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Dora Maar (1907 – 1997)

Constellation, 1936

Catalogue essay by Sacha Llewellyn

Dora Maar worked as an assistant for Man Ray in the late 20s’ and 30s, and they stayed in close contact even after she opened her own photography studio (with Pierre Kéfer) at 29 Rue d’Astorg, Paris. In 1935, Maar met Pablo Picasso and the pair became lovers – a relationship that lasted until 1943. In this ethereal work, created soon after they met, Maar has embellished a page from Cahiers d’Art Picasso 1930-1935 (1936) with spots of ink to create a multicoloured constellation (embellishing Man Ray’s iconic photographic portrait). Possibly inspired by Picasso’s use of pointillism, as in works such as Le Retour de baptême d’après Le Nain (1917), Maar has used the technique as an artistic exploration of the limits between abstraction and figuration. Such combinations – juxtaposing pre-existing elements to transform them into new creations – was a central feature of Surrealism. Paul Eluard once said of Dora Maar that she ‘holds every image in her hands’. A remarkable artist in her own right, her work explored themes such as eroticism, sleep, the unconscious and the relationship between art and reality.

x W49cm
Colored ink over a photographic portrait by Man Ray from a proof of the 1936 Edition Cahiers d'art
Maar, Dora

Dora Maar (1907 – 1997)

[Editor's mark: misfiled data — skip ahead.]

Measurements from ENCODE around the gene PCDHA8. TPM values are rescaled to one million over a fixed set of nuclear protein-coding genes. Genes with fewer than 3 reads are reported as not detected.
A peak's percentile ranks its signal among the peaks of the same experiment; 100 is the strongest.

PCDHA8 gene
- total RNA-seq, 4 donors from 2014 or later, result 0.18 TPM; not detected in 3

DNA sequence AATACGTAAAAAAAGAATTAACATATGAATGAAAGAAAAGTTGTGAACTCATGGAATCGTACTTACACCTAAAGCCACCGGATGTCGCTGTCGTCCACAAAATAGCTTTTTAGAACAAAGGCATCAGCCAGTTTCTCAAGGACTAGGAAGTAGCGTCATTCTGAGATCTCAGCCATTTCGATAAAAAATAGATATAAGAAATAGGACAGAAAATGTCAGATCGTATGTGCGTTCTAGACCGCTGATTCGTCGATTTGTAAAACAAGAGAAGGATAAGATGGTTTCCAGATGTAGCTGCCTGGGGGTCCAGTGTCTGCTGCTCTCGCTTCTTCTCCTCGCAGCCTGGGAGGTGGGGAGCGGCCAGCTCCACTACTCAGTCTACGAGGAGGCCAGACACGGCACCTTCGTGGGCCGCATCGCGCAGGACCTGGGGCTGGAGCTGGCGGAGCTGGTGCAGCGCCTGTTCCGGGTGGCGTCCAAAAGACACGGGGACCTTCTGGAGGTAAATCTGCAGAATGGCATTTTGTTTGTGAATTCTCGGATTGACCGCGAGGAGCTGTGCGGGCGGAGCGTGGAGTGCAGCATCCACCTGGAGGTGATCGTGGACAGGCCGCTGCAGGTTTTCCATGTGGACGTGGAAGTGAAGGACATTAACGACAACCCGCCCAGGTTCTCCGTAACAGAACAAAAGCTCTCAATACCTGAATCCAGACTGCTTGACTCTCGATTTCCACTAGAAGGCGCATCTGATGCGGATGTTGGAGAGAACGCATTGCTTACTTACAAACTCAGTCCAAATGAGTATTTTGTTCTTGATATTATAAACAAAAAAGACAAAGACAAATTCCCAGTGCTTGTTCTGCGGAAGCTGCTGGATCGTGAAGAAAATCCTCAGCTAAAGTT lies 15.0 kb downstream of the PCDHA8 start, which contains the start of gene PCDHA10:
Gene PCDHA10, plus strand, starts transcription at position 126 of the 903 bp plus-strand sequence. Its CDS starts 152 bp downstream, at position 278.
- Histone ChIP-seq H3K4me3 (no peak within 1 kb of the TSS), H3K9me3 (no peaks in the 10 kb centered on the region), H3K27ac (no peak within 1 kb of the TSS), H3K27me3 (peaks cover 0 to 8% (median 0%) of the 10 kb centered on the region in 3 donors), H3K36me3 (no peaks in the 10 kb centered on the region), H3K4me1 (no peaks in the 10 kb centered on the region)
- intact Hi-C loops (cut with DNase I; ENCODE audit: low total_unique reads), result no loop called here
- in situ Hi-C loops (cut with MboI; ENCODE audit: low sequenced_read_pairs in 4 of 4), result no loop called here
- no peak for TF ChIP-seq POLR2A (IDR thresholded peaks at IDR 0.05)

Born Henriette Théodora Markovitch in Paris in 1907, Dora Maar spent her early years in Argentina, where her father worked as an architect. With her family, she returned to Paris in 1926, and studied at the Académie Julian and the École de Photographie. In the 1930s, she shared a studio with Brassaï and met Emmanuel Sougez, who became her mentor. Maar quickly made a name for herself, achieving critical and commercial success with her still lifes, photograms, portraits, publicity shots as well as fashion and erotic photographs. On travels through Spain, Paris and London she also shot a vast number of urban scenes, catching droll street images and vignettes of everyday life. In 1931, she opened a photographic studio with set designer Pierre Kéfer. A close friend of Jacqueline Lamba, she was a fully-fledged member of the Surrealist group, photographing many of its members. In 1936 she met Picasso, becoming his lover, subject, and muse and educated him in photographic techniques. After their break-up 9 years later, she spent much of her time living and working in a house in Provence that he purchased for her, producing textile designs, and devoting more time to painting. Maar spent her last years in her apartment in Rue de Savoie, in Paris.

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